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Organizers seek to boost participation in the 2007 Martin Luther King Day events

With the vision of “every congregation marching with a banner” in the 2006 Martin Luther King, Jr., Day March, Ivan Bush exclaimed in his call to the faith community:  “It would be beautiful!”

MLK Day 07
Ivan Bush and the Rev. Happy Watkins

The Martin Luther King celebrations in Spokane span two days, beginning with the commemoration service at 4 p.m., Sunday, Jan. 14, at Holy Temple Church of God in Christ, 806 W. Indiana.  It will feature reflections and perspectives from faith, government and business leaders on the theme, “Rekindle the Light.”

The march begins with a rally at 10 a.m., Monday, Jan. 15, at the INB Performing Arts Center (former Opera House) and ends at Riverpark Square, where there will be guest speakers, performing artists and a community resource fair.

Ivan, who is equal opportunity officer for the Spokane School District, and the Rev. Percy “Happy” Watkins, pastor at New Hope Baptist Church, were both among the founders of the commemoration and march in 1984.

That year, 300 people overflowed Bethel African Methodist Episcopal Church and 49 joined in a march from the Public Safety Building to the Federal Building.

For three years the service filled First Presbyterian Church and then moved to the Lair at Spokane Community College.  A few years ago, it returned to First Presbyterian to reconnect its location with the faith roots.

The last few years, it has been held at Holy Temple Church of God in Christ.

The march and rally have grown from the few dozen to more than 2,000 in recent years.

For new and long-time clergy and nonprofit leaders, congregational leaders and other members, the resource fair provides an overview of community services and resources for outreach, referrals, volunteering and other connections.

Schools from Spokane, Spokane Valley and as far away as Colville, Walla Walla and even Canada, send groups,  Civic leaders also participate, said Ivan.

So for 2007, planners seek to “rekindle” the participation of the faith community.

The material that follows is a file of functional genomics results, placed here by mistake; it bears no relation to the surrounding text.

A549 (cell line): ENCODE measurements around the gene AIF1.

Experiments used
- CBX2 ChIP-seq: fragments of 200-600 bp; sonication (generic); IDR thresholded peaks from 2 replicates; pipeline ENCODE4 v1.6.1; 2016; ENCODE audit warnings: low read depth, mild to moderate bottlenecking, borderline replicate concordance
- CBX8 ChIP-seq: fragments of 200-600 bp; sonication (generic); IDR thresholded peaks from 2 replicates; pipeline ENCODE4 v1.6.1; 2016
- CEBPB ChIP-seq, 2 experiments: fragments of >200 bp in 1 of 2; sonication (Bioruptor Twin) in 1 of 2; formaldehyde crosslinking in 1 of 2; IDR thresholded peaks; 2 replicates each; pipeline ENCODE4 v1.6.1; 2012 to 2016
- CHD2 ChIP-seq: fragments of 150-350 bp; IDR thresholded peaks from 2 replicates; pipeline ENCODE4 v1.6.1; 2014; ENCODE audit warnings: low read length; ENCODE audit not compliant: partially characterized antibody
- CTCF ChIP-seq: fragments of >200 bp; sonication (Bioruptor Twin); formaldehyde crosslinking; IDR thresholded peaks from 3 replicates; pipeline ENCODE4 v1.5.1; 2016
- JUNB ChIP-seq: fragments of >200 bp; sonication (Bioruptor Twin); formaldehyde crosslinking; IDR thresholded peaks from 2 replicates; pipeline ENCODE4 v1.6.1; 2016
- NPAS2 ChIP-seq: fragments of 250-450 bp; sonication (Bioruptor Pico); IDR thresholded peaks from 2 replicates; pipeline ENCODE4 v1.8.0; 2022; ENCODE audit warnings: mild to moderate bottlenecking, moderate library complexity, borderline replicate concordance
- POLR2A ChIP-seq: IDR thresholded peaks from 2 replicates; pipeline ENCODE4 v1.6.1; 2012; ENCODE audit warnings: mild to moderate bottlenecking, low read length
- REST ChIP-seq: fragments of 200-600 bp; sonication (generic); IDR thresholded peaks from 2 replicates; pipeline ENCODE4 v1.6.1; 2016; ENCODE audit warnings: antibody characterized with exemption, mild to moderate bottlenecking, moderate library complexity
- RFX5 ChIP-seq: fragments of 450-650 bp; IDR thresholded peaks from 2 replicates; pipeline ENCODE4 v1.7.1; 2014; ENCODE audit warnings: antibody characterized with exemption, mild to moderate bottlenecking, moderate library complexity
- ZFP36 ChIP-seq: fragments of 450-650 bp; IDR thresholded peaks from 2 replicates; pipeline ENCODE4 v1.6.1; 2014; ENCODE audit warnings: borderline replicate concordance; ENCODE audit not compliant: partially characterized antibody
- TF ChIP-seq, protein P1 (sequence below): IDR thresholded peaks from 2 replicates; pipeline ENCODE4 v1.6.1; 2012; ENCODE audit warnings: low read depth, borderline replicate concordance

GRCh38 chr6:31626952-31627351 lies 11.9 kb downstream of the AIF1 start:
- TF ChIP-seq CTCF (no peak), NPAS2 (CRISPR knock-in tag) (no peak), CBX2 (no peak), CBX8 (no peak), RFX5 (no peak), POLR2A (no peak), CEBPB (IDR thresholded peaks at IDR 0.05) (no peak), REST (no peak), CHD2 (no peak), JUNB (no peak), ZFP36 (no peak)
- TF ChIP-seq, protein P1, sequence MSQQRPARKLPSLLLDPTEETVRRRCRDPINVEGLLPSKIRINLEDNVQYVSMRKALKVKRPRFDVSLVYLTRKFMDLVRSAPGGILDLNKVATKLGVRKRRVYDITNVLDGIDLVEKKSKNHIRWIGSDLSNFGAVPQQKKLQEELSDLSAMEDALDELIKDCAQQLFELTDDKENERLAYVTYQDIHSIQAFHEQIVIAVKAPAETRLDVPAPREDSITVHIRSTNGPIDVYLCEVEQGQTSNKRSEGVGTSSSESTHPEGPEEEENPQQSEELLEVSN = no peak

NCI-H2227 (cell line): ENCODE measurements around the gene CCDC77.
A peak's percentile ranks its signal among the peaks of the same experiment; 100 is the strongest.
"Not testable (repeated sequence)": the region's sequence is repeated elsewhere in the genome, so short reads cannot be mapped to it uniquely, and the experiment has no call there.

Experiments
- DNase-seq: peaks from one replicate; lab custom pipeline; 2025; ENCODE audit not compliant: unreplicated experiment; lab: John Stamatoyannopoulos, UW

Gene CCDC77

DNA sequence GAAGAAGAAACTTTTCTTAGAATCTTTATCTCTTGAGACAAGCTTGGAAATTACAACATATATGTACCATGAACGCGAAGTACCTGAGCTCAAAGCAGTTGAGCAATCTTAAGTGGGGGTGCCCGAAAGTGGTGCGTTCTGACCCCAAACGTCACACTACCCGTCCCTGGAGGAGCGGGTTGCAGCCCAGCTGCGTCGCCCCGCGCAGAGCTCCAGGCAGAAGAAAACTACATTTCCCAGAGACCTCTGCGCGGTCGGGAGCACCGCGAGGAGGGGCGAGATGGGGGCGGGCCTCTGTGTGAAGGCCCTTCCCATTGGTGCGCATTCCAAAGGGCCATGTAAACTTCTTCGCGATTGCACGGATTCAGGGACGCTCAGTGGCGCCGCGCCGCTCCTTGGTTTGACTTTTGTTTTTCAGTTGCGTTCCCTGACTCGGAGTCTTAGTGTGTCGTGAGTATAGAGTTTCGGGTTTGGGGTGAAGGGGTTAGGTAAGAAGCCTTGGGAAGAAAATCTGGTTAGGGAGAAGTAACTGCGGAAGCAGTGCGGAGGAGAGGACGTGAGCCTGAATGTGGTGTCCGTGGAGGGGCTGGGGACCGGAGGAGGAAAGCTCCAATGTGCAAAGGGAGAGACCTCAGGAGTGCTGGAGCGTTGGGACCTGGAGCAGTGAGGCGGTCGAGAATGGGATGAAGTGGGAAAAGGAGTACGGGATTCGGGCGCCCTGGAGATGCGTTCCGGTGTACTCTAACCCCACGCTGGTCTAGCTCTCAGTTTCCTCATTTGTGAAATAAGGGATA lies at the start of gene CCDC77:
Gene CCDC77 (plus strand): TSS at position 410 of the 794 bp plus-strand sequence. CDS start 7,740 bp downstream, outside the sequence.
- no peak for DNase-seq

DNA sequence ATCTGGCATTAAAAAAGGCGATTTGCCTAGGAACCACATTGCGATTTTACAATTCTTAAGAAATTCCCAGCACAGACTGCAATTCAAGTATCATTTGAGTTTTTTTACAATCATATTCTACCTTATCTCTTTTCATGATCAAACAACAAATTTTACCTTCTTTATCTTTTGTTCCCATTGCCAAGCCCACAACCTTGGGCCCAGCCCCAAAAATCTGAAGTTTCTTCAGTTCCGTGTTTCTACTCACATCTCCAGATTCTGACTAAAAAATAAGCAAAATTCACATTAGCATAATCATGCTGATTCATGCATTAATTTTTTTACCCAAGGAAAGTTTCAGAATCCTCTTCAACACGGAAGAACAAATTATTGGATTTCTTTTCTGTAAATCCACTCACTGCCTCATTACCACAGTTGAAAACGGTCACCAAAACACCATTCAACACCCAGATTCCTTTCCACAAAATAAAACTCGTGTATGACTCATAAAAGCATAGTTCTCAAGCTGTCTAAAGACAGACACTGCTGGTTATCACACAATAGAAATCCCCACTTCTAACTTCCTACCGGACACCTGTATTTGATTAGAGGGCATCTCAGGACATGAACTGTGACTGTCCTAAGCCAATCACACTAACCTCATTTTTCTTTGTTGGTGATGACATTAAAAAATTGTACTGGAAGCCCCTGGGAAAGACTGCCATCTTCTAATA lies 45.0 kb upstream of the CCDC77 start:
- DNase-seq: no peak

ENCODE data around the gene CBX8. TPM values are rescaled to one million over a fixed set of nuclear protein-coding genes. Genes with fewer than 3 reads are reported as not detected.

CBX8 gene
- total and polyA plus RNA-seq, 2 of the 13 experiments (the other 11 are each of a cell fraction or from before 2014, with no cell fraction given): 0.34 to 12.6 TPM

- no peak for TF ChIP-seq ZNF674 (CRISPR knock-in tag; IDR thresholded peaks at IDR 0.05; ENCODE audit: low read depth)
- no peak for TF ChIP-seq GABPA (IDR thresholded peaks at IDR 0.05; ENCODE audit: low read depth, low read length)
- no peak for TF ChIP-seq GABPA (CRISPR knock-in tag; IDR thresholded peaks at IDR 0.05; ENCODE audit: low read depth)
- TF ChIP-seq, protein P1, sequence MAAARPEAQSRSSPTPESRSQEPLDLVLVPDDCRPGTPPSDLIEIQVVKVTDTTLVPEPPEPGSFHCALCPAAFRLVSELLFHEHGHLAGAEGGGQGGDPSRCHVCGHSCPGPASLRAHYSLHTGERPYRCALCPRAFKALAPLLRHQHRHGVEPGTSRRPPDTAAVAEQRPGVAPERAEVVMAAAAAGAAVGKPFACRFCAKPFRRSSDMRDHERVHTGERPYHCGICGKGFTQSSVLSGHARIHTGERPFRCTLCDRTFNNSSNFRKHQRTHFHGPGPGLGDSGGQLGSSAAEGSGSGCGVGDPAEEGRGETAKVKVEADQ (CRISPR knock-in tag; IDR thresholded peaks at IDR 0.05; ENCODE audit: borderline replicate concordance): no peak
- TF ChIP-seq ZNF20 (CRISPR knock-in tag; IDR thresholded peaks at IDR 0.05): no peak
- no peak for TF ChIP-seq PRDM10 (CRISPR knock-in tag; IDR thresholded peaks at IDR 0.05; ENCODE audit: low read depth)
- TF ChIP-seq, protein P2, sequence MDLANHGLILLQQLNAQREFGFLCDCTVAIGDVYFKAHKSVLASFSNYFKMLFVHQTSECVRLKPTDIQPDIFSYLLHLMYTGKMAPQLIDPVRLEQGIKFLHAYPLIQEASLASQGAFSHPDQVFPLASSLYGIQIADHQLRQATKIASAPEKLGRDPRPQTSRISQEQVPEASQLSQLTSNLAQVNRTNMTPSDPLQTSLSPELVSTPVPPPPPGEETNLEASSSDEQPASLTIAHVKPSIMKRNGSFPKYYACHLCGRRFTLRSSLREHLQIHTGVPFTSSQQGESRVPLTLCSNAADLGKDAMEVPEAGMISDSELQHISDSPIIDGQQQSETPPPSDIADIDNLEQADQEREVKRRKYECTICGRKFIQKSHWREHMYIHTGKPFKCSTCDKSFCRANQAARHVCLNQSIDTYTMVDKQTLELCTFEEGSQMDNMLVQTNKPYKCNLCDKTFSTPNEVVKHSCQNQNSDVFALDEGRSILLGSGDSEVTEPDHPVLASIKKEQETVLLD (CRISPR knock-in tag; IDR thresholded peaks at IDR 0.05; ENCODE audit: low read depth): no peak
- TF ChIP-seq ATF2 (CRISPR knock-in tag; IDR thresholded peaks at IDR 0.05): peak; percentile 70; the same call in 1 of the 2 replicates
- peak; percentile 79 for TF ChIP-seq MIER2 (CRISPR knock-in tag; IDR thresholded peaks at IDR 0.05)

“The victory in civil rights relates to goals of the faith community for people to love their neighbors and enemies, to work for peaceful resolution of conflicts and to believe in the positive power of prayer.

 “It’s important for those who have been committed to civil rights over the years to bring their children,” said Happy. 

 “The commemoration service and march are a reminder about King’s belief that children should have three meals a day to nourish their bodies, culture and education for their minds, and dignity, equality and freedom for their spirits,” he said

“It’s a time for us to recognize everyone—young and old, black, white, Indian, Hispanic Asian, Catholic, Protestant, Jew, babies in strollers, children holding hands, people from outlying communities,” said Happy, who goes around the region to give King’s “I Have a Dream” speech—from Lewiston, Idaho, to Cashmere, Wash.

Reaching school children, said Ivan, is particularly important, because young people were the leaders of the civil rights movement.

He added that the march is “a symbol of our collective journey, regardless of race, gender or circumstances.  It’s a journey of people coming together and laying aside differences to discover the likenesses we share and to celebrate our differences.

“To save the dream for one is to save it for all,” he said.

Happy said that he and others involved with the Martin Luther King programming are called on for assistance throughout the year.

“In addition to our going to schools, companies call us for conflict resolution related to hidden racism and name calling so we can help them with positive pressure,” he explained.  “We bring people together to the table to see how we can resolve tensions so they do not grow into fights.”

Happy said that Ivan has often said:  “We are involved in working to make a difference until making a difference will not make a difference any more, because we won’t see white or black, man or woman, rich or poor.”

Ivan reiterated the importance of having every congregationparticipate.

“We are making calls, sending out fliers and contacting regional offices to increase the participation of the faith community,” he said.

For information, call 455-8722.


Mary Stamp - The Fig Tree - © January 2007